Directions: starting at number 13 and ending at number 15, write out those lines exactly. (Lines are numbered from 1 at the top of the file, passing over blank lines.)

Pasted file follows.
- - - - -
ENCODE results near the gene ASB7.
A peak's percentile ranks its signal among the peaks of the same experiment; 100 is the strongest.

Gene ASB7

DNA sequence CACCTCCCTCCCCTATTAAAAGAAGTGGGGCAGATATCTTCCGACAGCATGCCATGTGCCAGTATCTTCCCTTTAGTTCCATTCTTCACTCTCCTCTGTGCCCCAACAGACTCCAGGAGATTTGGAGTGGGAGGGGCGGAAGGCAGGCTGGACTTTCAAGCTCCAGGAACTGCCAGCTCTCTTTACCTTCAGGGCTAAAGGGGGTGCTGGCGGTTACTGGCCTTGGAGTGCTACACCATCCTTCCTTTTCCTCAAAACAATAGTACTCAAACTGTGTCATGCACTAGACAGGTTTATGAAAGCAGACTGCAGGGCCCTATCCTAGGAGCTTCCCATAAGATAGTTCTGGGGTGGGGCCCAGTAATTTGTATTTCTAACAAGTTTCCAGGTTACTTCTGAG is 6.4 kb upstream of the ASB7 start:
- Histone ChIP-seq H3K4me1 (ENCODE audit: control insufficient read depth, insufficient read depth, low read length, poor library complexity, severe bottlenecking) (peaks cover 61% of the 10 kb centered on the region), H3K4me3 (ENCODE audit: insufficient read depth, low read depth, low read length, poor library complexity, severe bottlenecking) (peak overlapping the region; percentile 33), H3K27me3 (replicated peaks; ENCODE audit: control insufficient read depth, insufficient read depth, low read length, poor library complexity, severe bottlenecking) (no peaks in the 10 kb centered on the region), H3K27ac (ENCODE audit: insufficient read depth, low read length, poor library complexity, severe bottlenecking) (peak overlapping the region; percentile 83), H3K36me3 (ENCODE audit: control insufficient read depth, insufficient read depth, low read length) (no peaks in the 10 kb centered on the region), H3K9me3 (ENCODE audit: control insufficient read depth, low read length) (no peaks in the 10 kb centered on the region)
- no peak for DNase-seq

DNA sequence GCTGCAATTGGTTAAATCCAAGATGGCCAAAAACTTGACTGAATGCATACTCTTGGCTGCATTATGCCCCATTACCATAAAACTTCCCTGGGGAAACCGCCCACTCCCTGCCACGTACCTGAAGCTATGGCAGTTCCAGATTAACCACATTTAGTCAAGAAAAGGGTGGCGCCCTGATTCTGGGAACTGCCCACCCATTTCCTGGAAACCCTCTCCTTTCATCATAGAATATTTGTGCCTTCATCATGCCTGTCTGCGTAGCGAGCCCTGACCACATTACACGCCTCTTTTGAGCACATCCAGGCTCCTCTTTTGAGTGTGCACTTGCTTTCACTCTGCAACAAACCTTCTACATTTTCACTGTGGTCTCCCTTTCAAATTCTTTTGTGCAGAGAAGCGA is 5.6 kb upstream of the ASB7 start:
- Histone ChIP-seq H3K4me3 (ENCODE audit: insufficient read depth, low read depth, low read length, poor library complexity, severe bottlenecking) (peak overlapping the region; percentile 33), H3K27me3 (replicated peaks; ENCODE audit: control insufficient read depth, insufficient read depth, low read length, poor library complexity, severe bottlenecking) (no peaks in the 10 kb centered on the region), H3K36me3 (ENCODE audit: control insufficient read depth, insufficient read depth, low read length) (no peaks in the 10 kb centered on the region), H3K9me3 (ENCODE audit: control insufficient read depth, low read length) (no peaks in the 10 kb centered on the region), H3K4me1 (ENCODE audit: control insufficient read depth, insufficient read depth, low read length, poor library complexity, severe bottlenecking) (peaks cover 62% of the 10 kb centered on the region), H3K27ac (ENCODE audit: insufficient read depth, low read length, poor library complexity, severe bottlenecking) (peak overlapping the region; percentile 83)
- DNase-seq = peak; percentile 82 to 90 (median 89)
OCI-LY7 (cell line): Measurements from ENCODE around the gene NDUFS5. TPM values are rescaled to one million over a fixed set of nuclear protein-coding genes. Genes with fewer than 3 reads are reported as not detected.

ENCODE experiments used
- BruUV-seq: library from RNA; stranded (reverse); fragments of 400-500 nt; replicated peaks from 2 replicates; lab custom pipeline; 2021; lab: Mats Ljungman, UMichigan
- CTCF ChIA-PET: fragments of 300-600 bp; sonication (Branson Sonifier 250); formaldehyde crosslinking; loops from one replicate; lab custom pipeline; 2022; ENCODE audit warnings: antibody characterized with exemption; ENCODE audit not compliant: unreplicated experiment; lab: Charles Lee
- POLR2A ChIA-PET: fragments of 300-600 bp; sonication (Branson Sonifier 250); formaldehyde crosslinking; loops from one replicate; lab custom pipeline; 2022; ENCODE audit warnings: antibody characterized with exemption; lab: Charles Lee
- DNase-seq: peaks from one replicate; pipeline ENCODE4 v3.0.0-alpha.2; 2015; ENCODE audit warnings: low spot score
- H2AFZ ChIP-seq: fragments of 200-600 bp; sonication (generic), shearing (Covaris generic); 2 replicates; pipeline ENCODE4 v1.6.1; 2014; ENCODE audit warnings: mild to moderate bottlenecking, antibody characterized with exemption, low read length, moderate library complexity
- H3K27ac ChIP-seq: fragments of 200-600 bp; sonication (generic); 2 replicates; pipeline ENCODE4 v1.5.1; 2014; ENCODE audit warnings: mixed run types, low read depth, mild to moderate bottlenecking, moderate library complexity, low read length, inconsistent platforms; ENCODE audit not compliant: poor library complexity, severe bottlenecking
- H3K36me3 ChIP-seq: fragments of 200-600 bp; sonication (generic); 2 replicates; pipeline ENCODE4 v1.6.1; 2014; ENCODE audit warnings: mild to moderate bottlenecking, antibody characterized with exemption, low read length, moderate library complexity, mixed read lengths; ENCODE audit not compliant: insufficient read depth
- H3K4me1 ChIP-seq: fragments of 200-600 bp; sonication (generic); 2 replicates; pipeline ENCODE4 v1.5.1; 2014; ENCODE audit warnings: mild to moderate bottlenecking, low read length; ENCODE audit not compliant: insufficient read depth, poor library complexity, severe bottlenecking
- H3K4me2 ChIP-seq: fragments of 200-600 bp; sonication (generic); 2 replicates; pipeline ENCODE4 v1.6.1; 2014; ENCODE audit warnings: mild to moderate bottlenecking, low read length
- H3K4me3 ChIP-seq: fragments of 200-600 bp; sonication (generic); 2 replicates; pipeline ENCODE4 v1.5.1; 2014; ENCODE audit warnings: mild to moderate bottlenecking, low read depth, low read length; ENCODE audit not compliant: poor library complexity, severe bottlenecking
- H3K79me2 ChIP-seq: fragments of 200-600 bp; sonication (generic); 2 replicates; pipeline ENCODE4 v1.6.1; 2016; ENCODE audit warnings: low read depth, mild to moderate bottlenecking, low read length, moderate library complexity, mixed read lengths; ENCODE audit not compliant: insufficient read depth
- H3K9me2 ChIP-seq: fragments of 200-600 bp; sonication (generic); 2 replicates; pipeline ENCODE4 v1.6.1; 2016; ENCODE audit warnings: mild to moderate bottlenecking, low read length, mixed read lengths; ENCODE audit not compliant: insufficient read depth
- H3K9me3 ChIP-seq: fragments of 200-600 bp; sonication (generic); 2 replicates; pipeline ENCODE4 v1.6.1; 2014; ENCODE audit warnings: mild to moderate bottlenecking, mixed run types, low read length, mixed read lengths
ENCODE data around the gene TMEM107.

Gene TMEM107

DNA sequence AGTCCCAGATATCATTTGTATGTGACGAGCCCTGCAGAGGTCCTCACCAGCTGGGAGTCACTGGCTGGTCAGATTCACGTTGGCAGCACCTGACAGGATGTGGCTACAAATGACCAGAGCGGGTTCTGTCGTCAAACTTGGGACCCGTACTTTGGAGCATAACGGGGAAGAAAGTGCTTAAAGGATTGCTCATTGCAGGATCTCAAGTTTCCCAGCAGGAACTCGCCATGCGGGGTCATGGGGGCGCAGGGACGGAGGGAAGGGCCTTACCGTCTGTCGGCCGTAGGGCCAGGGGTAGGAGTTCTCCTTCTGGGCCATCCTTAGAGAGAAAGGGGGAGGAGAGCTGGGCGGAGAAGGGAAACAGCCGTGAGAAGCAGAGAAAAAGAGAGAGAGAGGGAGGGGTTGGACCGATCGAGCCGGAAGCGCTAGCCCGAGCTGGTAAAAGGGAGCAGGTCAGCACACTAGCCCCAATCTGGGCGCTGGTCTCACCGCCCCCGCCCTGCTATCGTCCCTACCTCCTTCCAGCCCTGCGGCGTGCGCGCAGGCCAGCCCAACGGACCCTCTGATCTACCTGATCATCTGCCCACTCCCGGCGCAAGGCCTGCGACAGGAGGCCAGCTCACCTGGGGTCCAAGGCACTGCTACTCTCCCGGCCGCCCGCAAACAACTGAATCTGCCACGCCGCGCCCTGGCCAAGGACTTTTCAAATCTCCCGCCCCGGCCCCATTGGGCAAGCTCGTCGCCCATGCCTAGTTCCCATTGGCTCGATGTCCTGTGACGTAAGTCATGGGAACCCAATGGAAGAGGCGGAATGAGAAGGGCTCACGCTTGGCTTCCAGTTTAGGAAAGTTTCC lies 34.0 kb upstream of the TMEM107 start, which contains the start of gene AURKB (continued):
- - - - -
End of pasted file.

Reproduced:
- CTCF ChIA-PET: fragments of 300-600 bp; sonication (Branson Sonifier 250); formaldehyde crosslinking; loops from one replicate; lab custom pipeline; 2022; ENCODE audit warnings: antibody characterized with exemption; ENCODE audit not compliant: unreplicated experiment; lab: Charles Lee
- POLR2A ChIA-PET: fragments of 300-600 bp; sonication (Branson Sonifier 250); formaldehyde crosslinking; loops from one replicate; lab custom pipeline; 2022; ENCODE audit warnings: antibody characterized with exemption; lab: Charles Lee
- DNase-seq: peaks from one replicate; pipeline ENCODE4 v3.0.0-alpha.2; 2015; ENCODE audit warnings: low spot score